Category Archives: 101greatreads

The elegance of the hedgehog by Muriel Barbery (Gallic)

“Marx has completely changed the way I view the world,” declared the Pallieres boy this morning, although ordinarily he says nary a word to me.” PERHAPS it is just my personal taste, but it seems as if a new form … Continue reading

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Talking to my daughter, a brief history of capitalism by Yanis Varoufakis (Vintage)

“All babies are born naked, but soon some are dressed in expensive clothes bought at the best boutiques while the majority wear rags” THE very best way to write a book is to sit down on an idyllic Greek island … Continue reading

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The Order of the Day by Eric Vuillard (Picador)

“The sun is a cold star. Its heart, spines of ice. Its light unforgiving.” FROM this simple, fairy tale short opening, you may deduce that things we know are not all they seem. Let us open up the catastrophe that … Continue reading

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Milkman by Anna Burns (Faber)

“The day Somebody McSomebody put a gun to my breast and called me a cat and threatened to shoot me was the same day the milkman died.” THE prose is wonderfully joyful and rambling. The Guardian refers to this winner … Continue reading

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The vegetarian option by Simon Hopkinson (Quadrille)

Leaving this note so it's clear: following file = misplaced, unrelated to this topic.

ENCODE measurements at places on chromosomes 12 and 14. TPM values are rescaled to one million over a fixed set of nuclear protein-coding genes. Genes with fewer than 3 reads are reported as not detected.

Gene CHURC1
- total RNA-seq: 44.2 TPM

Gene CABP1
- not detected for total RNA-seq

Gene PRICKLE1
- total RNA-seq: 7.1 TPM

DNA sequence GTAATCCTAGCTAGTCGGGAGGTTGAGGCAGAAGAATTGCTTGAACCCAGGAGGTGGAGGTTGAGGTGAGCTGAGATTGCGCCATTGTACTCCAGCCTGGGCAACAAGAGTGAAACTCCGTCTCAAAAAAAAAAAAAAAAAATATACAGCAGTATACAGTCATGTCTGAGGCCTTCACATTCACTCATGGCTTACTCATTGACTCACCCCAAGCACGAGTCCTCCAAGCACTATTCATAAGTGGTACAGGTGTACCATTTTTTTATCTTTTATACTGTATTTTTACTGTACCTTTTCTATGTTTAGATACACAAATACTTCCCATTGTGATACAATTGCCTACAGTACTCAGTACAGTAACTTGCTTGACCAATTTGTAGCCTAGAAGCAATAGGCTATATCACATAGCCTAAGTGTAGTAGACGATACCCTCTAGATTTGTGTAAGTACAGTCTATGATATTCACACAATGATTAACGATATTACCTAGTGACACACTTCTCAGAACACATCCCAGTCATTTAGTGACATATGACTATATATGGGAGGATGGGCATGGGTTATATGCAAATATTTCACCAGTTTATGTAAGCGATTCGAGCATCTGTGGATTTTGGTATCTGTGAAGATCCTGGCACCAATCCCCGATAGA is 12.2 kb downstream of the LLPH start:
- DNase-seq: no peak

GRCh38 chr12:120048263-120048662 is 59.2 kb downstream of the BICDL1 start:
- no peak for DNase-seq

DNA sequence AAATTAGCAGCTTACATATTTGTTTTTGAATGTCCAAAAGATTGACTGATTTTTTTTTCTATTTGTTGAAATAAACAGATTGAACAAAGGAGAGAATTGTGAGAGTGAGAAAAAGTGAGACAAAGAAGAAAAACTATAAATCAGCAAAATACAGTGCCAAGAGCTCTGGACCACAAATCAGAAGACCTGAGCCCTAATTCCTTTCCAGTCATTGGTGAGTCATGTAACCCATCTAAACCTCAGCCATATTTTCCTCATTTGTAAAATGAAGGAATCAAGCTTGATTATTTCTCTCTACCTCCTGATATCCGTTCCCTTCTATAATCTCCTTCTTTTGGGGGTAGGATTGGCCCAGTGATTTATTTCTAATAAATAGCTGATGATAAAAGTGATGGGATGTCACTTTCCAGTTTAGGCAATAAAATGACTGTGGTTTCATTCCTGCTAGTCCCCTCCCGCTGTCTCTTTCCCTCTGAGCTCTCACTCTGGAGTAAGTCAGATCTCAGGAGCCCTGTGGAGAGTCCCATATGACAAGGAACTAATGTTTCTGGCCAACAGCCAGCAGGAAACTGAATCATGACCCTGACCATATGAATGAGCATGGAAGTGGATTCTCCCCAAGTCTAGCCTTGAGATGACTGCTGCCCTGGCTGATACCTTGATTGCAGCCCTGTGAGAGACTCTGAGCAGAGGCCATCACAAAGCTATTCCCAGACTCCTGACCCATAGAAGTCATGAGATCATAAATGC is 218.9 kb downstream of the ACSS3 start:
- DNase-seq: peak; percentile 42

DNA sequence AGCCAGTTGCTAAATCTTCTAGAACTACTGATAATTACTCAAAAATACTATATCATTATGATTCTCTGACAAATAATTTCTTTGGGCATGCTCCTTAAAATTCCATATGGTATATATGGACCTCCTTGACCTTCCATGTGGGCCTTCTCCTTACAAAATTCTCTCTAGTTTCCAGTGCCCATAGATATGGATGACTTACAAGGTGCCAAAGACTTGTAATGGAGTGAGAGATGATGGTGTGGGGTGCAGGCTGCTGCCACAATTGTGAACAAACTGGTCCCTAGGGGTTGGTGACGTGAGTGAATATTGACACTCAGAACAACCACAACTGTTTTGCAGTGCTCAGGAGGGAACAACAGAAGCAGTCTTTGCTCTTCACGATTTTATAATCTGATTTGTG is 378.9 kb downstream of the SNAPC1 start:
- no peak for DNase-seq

“One evening in the late summer of 2007, and probably a Sunday, I found myself rummaging around in the salad drawer of my fridge.” I AM alarmed to see the historian Simon Schama pronouncing on the new reprint of MFK … Continue reading

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How’s the pain? by Pascal Garnier (Gallic)

“The sound coming from somewhere in the darkness was barekly audible, but it was enough…   I AM unsure about the title, douleur can be translated as pain, but it also implies grief, soreness, aching, distress and misery as in … Continue reading

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21 lessons for the 21st century by Yuval Noah Harari (Jonathan Cape)

“In a world deluged by irrelevant information, clarity is power” YUVAL – after three books I feel we are on first person terms – has a political yardstick of communism, liberalism and fascism, which is fair enough, although as he … Continue reading

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